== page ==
To the families in this incomprehensible loss, let us share your burden, let us cry our tears over your unimaginable devastation.

You have a nation of love behind you, around you, underneath you.
Our prayers, our broken hearts, our hope that this senselessness stops are with you, and your eternally beautiful children.

 We are so sorry.

 photo credit: horizontal.integration via photopin cc

Thursday, December 13, 2012

Breaking News: Titanic Sinks and Social Media Interferes With Real Life

photo credit: Heritage Vancouver via photopin cc
We were all sitting at the family dermatologist's office (yeah, group rate, what of it?) waiting for our names to be called. I was flipping through magazines older than the hills telling me a ship called the Titanic sank, when I saw an article in a magazine from 2009. The blistering title and byline was "Social Media--It's Taking You Away From Your Real Life."

The paragraphs go on to tell me all that I could be doing by logging off. Strengthening real life relationships (like online ones aren't real?), developing a hobby (got one, it's twitter), exercising (bawk! that chicken sound, you know?), and re-organizing my life (what's wrong with sitting on laundry?).

Right, all these things I could be doing. Could. That's the kicker there, the author assumes I'd be doing things if I weren't online. Oh, my sides, my sides from the laughter. Yeah no not so much.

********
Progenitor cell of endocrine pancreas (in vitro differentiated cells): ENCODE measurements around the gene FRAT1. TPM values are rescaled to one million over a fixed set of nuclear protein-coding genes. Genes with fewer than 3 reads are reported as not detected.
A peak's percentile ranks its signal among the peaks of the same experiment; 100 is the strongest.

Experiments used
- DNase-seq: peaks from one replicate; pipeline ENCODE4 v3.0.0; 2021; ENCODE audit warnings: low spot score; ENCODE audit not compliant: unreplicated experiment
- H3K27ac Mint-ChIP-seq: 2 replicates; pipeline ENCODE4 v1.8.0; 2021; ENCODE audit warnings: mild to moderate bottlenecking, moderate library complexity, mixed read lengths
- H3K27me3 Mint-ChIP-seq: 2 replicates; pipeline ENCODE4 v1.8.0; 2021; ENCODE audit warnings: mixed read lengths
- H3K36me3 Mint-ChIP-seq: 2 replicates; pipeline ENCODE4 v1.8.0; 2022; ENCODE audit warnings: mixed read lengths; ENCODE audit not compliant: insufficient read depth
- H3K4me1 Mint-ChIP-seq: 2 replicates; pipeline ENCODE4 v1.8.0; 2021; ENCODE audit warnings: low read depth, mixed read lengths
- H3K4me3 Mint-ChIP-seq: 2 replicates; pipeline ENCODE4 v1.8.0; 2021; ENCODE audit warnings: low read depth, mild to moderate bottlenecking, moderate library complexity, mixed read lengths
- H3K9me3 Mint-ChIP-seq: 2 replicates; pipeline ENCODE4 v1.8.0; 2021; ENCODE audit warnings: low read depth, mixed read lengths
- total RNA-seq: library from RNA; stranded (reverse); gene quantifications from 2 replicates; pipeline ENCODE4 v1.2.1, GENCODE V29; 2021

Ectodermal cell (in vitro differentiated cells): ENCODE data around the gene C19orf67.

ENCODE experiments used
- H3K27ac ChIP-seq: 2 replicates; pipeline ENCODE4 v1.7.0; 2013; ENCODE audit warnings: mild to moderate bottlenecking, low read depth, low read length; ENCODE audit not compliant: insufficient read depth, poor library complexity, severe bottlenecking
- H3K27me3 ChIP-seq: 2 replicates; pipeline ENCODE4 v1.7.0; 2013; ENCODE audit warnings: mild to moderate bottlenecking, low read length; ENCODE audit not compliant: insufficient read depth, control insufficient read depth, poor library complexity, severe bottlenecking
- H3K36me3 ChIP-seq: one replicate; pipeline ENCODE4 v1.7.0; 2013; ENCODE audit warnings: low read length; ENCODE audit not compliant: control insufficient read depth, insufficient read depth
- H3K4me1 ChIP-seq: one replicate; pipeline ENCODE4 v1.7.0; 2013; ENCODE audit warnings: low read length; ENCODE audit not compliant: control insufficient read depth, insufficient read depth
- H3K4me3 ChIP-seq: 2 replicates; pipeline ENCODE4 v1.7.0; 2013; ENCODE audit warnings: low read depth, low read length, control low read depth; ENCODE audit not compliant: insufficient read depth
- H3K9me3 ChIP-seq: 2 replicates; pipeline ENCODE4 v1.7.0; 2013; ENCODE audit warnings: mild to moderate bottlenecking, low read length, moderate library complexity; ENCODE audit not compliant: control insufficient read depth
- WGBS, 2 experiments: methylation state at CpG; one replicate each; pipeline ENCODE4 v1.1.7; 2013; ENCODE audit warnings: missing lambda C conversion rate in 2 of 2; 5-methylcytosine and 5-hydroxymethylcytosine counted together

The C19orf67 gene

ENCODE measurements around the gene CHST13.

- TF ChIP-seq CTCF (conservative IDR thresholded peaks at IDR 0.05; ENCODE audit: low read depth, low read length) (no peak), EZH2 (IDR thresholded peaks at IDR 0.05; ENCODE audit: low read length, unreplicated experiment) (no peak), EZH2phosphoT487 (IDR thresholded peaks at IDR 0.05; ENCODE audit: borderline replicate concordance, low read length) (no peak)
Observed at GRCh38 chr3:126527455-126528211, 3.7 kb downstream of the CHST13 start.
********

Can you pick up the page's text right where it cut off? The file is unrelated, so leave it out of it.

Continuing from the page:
Here's my list of "All I Could Be Doing If I Weren't Online":

--Staring at my fingernails, willing my lazy butt go get out of the house and get a manicure.

--Poking around snack cabinet deciding on what to have for second breakfast.

--Walking around the house with two pairs of socks on to stretch out my new winter boots.

--Letting Bethenny Now! exercise DVD play in background while I finish up sweetnsalty chips kids left out last night.

--Walk downstairs to basement with intention to cull toys dvds books. Walk back upstairs after three minutes.

--Be at local yoga class where teacher there always waits until I'm relaxed with my eyes closed to sneak up on me and make me jump ten feet into the air by whispering "namaste" into my ear.

--Or I could be at Zumba, where instructor tries again to talk me into leading Zumba Silver.

--Pull blankets off beds to let sheets "breathe" as Martha Stewart Living advises. Consider that my gold bar of housekeeping for the day.

--Decide to have lunch with kids at school, show up with McDonald's bags only to have them grab bag out of my hands and say, "Thanks mom you can go home now. No, really, you can go home now."